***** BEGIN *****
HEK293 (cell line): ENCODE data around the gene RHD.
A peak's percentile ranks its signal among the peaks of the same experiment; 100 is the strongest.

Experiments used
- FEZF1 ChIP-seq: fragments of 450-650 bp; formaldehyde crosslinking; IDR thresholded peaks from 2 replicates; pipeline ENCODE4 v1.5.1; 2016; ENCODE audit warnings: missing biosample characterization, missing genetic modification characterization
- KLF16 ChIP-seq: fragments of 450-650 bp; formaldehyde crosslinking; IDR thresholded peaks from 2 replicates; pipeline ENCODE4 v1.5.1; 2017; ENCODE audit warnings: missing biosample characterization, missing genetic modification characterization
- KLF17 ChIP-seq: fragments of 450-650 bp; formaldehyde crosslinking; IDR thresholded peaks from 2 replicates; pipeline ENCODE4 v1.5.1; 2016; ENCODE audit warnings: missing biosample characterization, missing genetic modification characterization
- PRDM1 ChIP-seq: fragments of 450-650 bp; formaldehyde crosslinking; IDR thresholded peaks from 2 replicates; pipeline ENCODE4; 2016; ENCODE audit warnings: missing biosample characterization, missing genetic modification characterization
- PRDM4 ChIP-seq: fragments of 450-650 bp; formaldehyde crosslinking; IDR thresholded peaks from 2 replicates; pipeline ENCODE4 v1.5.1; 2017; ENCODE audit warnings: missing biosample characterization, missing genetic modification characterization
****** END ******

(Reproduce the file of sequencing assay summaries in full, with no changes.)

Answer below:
HEK293 (cell line): ENCODE data around the gene RHD.
A peak's percentile ranks its signal among the peaks of the same experiment; 100 is the strongest.

Experiments used
- FEZF1 ChIP-seq: fragments of 450-650 bp; formaldehyde crosslinking; IDR thresholded peaks from 2 replicates; pipeline ENCODE4 v1.5.1; 2016; ENCODE audit warnings: missing biosample characterization, missing genetic modification characterization
- KLF16 ChIP-seq: fragments of 450-650 bp; formaldehyde crosslinking; IDR thresholded peaks from 2 replicates; pipeline ENCODE4 v1.5.1; 2017; ENCODE audit warnings: missing biosample characterization, missing genetic modification characterization
- KLF17 ChIP-seq: fragments of 450-650 bp; formaldehyde crosslinking; IDR thresholded peaks from 2 replicates; pipeline ENCODE4 v1.5.1; 2016; ENCODE audit warnings: missing biosample characterization, missing genetic modification characterization
- PRDM1 ChIP-seq: fragments of 450-650 bp; formaldehyde crosslinking; IDR thresholded peaks from 2 replicates; pipeline ENCODE4; 2016; ENCODE audit warnings: missing biosample characterization, missing genetic modification characterization
- PRDM4 ChIP-seq: fragments of 450-650 bp; formaldehyde crosslinking; IDR thresholded peaks from 2 replicates; pipeline ENCODE4 v1.5.1; 2017; ENCODE audit warnings: missing biosample characterization, missing genetic modification characterization